TREASURIES-Yields climb as virus variant-induced investor panic ebbs

BY Reuters | TREASURY | 11/29/21 10:09 AM EST
    (Changes dateline to Chicago, recasts, updates yields, adds
analyst comments)
    By Karen Pierog
    CHICAGO, Nov 29 (Reuters) - U.S. Treasury yields bounced
higher on Monday amid a waning flight-to-safety bid that had
been triggered by the detection of a new coronavirus variant
last week, leading to the market's biggest rally since the onset
of the pandemic.
    The benchmark 10-year yield, which dropped as
low as 1.473% on Friday, was last up 7.4 basis points at
1.5586%. After tumbling to 1.161% last week, the five-year yield
 was last 4.1 bps higher at 1.2225%. Yields move
inversely to prices.
    The two-year yield, which reflects short-term
interest rate expectations, was last up 2.1 basis points at
0.5413%, giving back a bit of Friday's almost 14-basis-point
drop -- the steepest daily fall since March 2020.
    "A lot of that panic is coming off today," said Kim Rupert,
managing director of global fixed income analysis at Action
Economics in San Francisco, noting that "markets just jumped to
an immediate conclusion" at the end of last week.
    Analysts said the emergence of the new variant, called
Omicron, will likely keep investors on guard for a few weeks
until more is known about its severity and response to vaccines.

    Wall Street opened higher, rebounding a bit from Friday's
big drop.
    Meanwhile, month-end positioning this week might create some
volatility in the Treasury market ahead of Friday's release of
the U.S. government's November employment report and what it
could mean in terms of Federal Reserve moves, according to
Rupert.
    "I'm not sure (Fed Chair Jerome) Powell really needs a huge
number to get maybe a speed-up of the (quantitative easing)
taper next month," she said. "He was saying it was not one
number he's interested in. He's looking at the cumulative effect
and so far, the cumulative effect has been pretty decent."
    Yield curves steepened. A closely watched part of the curve
that measures the gap between yields on two- and 10-year
Treasury notes was last 4.1 basis points steeper
at 101.4 basis points. The spread between five-year notes and
30-year bonds was last up 2.1 basis points at
67.70 basis points.
    November 29 Monday 9:46AM New York / 1446 GMT
                               Price        Current   Net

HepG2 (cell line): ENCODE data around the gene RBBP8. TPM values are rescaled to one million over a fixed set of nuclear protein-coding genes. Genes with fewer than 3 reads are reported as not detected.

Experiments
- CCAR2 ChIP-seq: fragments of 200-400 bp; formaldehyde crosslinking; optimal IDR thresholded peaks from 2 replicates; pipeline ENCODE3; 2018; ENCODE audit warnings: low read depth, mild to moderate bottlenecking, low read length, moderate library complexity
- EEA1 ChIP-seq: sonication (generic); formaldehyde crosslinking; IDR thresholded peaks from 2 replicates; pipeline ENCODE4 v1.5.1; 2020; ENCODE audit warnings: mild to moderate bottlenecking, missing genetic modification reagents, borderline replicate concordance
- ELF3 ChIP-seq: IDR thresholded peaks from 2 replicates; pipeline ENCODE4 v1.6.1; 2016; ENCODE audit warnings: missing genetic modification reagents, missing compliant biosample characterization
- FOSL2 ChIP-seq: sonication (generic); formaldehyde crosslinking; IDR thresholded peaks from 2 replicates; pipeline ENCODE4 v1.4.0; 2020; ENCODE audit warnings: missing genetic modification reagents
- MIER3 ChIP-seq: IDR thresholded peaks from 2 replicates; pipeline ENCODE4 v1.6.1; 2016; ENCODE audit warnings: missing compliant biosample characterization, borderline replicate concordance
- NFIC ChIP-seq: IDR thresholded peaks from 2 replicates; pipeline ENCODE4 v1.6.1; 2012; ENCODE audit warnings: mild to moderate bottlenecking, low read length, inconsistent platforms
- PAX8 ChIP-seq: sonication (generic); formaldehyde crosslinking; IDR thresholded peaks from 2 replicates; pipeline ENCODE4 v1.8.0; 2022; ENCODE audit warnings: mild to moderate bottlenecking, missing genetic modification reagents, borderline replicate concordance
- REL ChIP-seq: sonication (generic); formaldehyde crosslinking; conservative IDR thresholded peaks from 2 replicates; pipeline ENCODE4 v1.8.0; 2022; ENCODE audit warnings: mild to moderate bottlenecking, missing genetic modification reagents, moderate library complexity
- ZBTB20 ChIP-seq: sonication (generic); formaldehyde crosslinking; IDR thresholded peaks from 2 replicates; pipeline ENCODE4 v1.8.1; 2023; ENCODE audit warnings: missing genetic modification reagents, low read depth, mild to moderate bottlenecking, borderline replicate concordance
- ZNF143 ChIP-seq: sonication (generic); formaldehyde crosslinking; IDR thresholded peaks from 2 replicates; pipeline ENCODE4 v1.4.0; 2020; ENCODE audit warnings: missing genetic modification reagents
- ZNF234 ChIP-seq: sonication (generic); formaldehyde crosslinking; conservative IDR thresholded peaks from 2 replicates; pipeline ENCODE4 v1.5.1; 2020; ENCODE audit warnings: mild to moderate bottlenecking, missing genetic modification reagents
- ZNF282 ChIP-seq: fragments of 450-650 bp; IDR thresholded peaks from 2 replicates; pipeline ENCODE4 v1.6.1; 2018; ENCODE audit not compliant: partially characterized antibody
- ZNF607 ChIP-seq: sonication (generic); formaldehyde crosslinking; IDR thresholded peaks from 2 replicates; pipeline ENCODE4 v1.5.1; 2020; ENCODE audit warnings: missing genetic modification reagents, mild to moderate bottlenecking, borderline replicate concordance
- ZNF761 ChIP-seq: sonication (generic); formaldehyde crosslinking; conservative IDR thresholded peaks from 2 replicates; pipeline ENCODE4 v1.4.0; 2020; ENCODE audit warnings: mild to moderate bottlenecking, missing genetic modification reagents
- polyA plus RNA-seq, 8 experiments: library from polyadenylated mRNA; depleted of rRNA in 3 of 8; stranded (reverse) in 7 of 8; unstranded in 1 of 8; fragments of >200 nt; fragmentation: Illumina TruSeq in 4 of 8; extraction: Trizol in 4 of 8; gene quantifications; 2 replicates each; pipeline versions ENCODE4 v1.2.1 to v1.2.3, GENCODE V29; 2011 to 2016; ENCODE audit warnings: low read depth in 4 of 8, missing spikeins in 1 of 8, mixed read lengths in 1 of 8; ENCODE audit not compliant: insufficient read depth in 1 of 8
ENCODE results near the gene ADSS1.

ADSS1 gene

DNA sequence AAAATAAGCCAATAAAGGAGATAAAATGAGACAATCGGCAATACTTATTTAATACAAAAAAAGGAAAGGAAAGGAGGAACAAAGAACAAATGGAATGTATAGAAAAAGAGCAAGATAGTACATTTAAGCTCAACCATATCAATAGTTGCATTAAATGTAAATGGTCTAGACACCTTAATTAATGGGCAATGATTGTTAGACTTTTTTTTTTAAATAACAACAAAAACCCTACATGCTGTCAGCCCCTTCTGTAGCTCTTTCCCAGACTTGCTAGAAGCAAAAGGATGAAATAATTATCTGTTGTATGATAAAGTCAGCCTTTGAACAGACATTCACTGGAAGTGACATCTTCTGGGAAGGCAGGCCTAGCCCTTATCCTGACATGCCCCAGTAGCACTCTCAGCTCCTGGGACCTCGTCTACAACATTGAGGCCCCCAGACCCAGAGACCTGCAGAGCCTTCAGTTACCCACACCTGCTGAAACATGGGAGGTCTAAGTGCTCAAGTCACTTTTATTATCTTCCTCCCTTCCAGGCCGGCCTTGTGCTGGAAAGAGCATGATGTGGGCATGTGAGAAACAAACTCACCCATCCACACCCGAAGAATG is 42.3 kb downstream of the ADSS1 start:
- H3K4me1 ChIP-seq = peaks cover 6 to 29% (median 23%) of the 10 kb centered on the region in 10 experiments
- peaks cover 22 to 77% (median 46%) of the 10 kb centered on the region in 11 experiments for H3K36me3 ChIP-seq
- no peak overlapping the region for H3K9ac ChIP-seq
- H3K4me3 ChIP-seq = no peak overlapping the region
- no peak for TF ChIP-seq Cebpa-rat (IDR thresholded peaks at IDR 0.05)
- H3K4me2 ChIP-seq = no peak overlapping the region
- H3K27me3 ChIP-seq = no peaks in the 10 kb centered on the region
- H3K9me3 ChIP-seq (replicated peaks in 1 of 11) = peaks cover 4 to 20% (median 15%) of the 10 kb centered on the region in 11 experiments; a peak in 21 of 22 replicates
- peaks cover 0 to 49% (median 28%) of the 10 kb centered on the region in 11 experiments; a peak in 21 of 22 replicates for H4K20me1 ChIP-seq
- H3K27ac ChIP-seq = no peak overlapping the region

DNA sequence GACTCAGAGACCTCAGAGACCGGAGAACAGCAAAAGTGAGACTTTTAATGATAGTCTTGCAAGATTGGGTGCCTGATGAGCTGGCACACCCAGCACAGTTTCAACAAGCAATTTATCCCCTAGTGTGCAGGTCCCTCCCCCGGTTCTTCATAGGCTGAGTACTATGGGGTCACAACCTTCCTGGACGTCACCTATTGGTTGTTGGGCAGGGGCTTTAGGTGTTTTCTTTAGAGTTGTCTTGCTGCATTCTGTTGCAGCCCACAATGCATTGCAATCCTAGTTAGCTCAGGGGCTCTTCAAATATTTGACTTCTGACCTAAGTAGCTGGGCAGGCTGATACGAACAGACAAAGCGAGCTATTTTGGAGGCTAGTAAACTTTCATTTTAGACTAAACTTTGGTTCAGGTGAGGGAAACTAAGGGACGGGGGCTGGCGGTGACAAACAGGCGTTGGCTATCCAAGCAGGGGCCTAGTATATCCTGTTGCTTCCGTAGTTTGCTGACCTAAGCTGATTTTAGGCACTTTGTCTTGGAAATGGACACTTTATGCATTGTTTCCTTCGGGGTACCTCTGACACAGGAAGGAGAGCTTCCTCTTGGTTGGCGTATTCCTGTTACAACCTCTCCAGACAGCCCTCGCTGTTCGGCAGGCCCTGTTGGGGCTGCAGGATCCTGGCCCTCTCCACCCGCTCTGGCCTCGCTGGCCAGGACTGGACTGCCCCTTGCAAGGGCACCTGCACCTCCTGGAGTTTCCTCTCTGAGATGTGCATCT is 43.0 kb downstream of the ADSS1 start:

Yield %   Change
                                                      (bps)
 Three-month bills             0.05         0.0507    -0.002
 Six-month bills               0.0925       0.0938    0.003
 Two-year note                 99-235/256   0.5413    0.021
 Three-year note               99-184/256   0.8464    0.026
 Five-year note                100-34/256   1.2225    0.041
 Seven-year note               100-64/256   1.4623    0.055
 10-year note                  98-80/256    1.5586    0.074
 20-year bond                  100-156/256  1.9629    0.080
 30-year bond                  99-120/256   1.8983    0.068

   DOLLAR SWAP SPREADS
                               Last (bps)   Net
                                            Change
                                            (bps)
 U.S. 2-year dollar swap        23.00         0.25
 spread
 U.S. 3-year dollar swap        22.50         1.25
 spread
 U.S. 5-year dollar swap        11.25         0.75
 spread
 U.S. 10-year dollar swap        5.00         0.50
 spread
 U.S. 30-year dollar swap      -17.00         0.75
 spread


 (Reporting by Karen Pierog in Chicago and Tom Westbrook in
Sydney
Editing by Shri Navaratnam and Andrea Ricci)

In general the bond market is volatile, and fixed income securities carry interest rate risk. (As interest rates rise, bond prices usually fall, and vice versa. This effect is usually more pronounced for longer-term securities.) Fixed income securities also carry inflation risk and credit and default risks for both issuers and counterparties. Unlike individual bonds, most bond funds do not have a maturity date, so avoiding losses caused by price volatility by holding them until maturity is not possible.

Lower-quality debt securities generally offer higher yields, but also involve greater risk of default or price changes due to potential changes in the credit quality of the issuer. Any fixed income security sold or redeemed prior to maturity may be subject to loss.

Before investing, consider the funds' investment objectives, risks, charges, and expenses. Contact Fidelity for a prospectus or, if available, a summary prospectus containing this information. Read it carefully.

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